The emergence of the Wall Street Bets subreddit’s short squeeze of Gamestop’s stock has led to some interesting terminology. This article will explain the two most popular phrases that you see on this part of the internet – paper hands and diamond hands.
What Are Paper Hands?
Paper hands are exactly what they sound like when applied to stocks. Paper hands refers to investors that buy a stock and then sell it at the first downturn. This is used as an insult to describe weak investors by members of Wall Street Bets.
These weak investors have an investment strategy that resembles paper. They break, fold, and sell at the first sign of any weakness. A strategy like this goes against the ethos of Wall Street Bets. The ideal investor on Wall Street Bets, more accurately called a gambler, will hold onto their investment through terrible downturns.
This brings us to the inverse of paper hands.
What Are Diamond Hands?
Diamond hands refers to investors that hold their investment through terrible downturns or even through magnificent upswings. They have hands like diamonds – hard and unbreakable. Not even a 40% downturn in a trading day can get an investor with diamond hands to sell their position.
In fact, an investor with diamond hands will likely purchase more stock during a downturn because they have so much faith in the stock.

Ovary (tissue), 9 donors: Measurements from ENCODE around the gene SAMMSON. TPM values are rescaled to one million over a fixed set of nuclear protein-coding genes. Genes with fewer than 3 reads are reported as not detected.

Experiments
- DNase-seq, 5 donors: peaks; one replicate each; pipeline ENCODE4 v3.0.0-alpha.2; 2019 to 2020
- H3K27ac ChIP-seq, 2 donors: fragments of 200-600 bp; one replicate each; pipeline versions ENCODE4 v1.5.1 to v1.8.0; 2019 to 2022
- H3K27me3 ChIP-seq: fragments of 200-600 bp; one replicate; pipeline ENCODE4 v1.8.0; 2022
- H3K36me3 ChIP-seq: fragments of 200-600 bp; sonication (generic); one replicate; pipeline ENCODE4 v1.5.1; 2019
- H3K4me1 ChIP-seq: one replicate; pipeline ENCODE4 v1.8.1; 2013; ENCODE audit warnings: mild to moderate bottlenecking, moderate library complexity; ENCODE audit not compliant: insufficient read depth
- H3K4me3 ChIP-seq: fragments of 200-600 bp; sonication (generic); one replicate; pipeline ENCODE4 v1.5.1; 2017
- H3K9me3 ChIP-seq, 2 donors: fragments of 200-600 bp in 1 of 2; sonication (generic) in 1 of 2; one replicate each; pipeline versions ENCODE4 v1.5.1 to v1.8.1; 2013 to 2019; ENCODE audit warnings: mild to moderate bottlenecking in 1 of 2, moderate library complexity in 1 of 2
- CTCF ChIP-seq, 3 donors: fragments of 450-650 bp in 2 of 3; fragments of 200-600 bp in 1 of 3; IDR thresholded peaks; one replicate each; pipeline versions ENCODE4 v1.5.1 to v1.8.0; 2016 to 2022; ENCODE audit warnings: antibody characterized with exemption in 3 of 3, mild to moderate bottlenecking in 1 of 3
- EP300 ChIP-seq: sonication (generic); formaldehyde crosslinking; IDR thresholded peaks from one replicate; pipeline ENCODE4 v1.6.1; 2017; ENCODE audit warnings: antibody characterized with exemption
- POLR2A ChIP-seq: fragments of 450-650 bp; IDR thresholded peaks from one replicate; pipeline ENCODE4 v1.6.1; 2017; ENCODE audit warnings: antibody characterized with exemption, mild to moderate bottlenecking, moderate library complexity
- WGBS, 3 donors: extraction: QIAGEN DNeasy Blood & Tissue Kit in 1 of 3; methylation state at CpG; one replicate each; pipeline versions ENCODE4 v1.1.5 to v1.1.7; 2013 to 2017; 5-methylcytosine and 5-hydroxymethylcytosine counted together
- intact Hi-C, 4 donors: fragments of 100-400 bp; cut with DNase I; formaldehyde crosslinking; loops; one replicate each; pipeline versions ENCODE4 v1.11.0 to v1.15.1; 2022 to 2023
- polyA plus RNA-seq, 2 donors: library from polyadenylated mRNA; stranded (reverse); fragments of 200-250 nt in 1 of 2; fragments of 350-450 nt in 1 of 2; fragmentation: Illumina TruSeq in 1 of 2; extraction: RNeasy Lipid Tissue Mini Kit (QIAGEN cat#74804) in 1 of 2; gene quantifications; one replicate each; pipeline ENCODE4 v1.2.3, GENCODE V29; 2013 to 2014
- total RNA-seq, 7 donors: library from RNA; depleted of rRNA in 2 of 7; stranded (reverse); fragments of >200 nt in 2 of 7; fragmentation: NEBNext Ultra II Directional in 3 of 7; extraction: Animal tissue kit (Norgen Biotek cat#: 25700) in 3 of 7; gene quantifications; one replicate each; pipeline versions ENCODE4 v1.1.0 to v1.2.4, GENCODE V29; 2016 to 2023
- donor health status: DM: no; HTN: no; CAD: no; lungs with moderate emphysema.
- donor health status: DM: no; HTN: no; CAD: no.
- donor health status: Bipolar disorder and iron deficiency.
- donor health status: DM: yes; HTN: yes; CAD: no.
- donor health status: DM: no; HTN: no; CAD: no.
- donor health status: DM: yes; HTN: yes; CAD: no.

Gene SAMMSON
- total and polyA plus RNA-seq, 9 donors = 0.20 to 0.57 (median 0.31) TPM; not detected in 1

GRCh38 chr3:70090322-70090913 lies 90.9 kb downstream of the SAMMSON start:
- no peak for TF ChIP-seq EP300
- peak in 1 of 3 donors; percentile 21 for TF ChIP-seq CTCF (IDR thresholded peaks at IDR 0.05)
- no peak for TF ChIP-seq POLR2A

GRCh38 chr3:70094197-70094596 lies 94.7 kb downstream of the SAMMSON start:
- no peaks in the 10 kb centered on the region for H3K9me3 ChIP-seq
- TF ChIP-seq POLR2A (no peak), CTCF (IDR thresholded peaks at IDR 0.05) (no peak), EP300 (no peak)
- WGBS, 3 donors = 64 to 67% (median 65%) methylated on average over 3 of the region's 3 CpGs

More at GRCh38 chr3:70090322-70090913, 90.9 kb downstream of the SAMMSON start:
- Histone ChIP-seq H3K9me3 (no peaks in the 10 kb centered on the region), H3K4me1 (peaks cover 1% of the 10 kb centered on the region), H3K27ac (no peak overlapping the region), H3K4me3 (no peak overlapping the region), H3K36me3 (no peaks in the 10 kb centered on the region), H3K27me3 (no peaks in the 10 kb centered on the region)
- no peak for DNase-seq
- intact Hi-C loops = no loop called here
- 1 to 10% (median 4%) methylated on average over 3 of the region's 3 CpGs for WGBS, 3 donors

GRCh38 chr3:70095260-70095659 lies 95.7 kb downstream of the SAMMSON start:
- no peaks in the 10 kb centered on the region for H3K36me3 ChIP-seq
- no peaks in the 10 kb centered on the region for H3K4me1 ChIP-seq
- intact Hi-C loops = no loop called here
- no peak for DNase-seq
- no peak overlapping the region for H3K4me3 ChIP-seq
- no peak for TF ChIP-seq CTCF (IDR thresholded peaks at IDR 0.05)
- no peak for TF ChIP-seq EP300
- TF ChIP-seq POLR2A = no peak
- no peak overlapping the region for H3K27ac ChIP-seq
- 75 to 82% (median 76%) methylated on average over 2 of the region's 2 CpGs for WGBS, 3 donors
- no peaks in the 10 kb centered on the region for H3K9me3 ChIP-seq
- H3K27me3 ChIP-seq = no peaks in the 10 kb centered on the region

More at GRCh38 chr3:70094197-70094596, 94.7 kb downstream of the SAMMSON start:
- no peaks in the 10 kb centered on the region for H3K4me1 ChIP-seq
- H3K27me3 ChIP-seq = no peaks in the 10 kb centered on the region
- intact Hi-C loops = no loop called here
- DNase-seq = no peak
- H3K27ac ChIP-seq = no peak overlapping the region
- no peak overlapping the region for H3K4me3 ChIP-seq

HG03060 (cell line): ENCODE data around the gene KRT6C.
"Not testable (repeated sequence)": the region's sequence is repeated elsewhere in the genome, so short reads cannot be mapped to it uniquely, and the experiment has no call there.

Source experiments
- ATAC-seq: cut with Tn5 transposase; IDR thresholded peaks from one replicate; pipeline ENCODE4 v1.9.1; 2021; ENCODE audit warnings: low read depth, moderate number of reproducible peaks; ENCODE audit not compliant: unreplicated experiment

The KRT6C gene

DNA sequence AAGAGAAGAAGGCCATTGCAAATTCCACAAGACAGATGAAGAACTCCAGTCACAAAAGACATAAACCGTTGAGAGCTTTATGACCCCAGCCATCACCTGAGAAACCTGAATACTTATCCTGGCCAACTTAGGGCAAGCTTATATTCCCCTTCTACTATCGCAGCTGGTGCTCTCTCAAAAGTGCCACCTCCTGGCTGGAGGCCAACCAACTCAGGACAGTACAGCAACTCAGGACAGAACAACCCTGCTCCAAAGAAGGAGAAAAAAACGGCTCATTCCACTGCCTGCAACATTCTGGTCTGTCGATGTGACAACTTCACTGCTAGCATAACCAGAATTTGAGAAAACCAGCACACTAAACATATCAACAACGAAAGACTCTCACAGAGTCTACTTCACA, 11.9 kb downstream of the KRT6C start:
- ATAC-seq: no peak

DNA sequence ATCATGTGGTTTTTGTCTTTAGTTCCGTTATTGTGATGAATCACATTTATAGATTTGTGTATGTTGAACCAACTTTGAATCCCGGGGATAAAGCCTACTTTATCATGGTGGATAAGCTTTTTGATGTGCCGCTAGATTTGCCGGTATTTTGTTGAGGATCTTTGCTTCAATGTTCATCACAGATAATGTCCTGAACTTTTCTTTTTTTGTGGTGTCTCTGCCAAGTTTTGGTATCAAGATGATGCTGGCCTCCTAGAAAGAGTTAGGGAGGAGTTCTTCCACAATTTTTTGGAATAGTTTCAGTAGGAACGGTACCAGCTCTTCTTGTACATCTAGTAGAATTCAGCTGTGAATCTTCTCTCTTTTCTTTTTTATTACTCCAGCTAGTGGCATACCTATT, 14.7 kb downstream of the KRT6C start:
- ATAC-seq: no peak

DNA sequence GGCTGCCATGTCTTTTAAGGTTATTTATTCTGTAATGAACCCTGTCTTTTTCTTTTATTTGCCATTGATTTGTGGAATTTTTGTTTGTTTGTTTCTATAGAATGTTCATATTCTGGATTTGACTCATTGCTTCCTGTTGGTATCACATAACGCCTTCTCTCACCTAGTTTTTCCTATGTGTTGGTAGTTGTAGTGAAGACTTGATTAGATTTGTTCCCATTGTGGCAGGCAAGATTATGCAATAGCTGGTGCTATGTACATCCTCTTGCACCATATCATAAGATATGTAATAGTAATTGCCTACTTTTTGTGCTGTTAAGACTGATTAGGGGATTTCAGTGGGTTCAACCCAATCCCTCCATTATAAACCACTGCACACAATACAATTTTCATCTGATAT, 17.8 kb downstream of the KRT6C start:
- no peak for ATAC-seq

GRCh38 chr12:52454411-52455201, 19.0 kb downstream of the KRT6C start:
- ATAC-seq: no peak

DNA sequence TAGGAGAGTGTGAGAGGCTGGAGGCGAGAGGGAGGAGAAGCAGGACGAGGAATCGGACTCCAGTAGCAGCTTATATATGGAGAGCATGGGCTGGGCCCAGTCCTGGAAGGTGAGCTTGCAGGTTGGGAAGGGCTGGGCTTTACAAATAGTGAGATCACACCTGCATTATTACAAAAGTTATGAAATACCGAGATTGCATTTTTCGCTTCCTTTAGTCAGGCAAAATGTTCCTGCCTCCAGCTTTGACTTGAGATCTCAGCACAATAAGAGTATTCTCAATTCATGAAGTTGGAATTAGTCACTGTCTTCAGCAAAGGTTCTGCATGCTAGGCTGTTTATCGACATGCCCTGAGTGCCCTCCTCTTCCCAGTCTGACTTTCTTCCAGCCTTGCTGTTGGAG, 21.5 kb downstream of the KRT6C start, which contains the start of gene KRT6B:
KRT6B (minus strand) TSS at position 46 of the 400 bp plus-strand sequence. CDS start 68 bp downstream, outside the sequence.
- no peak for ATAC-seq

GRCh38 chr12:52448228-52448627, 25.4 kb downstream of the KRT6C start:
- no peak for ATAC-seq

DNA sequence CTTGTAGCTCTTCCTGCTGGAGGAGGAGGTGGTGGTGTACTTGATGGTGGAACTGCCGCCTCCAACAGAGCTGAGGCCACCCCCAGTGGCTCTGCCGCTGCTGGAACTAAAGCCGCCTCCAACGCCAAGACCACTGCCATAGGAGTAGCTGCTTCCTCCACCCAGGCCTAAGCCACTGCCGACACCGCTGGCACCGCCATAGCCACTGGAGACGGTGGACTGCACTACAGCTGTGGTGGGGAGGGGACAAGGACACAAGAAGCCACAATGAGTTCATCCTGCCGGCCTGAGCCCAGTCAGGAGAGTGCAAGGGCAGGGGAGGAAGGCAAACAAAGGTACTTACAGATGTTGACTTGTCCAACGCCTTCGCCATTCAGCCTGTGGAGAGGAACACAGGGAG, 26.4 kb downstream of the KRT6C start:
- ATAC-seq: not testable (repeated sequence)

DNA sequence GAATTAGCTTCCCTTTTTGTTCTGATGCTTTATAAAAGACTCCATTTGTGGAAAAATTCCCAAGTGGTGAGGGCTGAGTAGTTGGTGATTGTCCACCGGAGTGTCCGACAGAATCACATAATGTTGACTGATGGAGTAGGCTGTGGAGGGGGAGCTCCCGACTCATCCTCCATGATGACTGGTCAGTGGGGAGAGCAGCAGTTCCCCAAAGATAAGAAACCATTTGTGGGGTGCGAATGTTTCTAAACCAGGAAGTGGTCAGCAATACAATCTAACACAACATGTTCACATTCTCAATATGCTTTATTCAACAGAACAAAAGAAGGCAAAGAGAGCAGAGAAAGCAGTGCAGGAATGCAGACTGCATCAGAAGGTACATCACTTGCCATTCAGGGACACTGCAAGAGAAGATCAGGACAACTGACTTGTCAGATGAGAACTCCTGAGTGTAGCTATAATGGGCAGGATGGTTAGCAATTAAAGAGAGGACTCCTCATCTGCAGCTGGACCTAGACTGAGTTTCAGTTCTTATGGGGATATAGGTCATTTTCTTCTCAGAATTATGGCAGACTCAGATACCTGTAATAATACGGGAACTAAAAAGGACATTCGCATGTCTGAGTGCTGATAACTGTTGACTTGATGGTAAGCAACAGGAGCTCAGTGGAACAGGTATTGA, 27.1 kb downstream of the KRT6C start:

Diamond handed investors are the ideal investor on Wall Street Bets. They perfectly fit the ethos of Wall Street Bets – taking wild bets on long shot stocks and holding those positions until they eventually become profitable.
Diamond Hands vs Paper Hands: Which Investment Strategy is Best?
It is difficult to describe which investment strategy works best because this varies greatly depending on the investment. Some investments are simply terrible investments for long term purposes.
For instance, Gamestop was good during the short squeeze. A short squeeze follows market fundamentals. However, it does not make much sense to invest in Gamestop as a long term investment. The company is a brick and mortar business that will lose out (long term) to Amazon, Steam, and ecommerce companies.
On the other hand, Bitcoin investors from 2013 with diamond hands would have made significant gains if they could withstand multiple increases of over 1000% percent and subsequent decreases in the hundreds of percent.
Remember, diamond hands refers to not selling during a downturn and not selling during a massive price increase.
The most notable example of cryptocurrency investors with diamond hands are the Winklevoss twins. They purchased $11 million worth of Bitcoin in 2012 and 2013. The exact amount they purchased is unknown, but rumors are they purchased some of it for as little as $10.
The twins have not sold any of the Bitcoin. Their Bitcoin holdings alone made them billionaires during the most recent spike in price.
To summarize, diamond hands and paper hands are probably not a good investment strategy. But a diamond handed investment strategy makes the most sense for cutting technology that can change the world.
It does not make much sense for a company in a dying industry. The caveat with Gamestop, of course, is that it was an extremely shorted stock.
That was a fairly thorough explanation of diamond hands and paper hands. As mentioned previously, it’s relatively new terminology used almost exclusively online. The most important takeaway from this article is that ‘paper hands’ is almost exclusively used as an insult about someone’s investment strategy.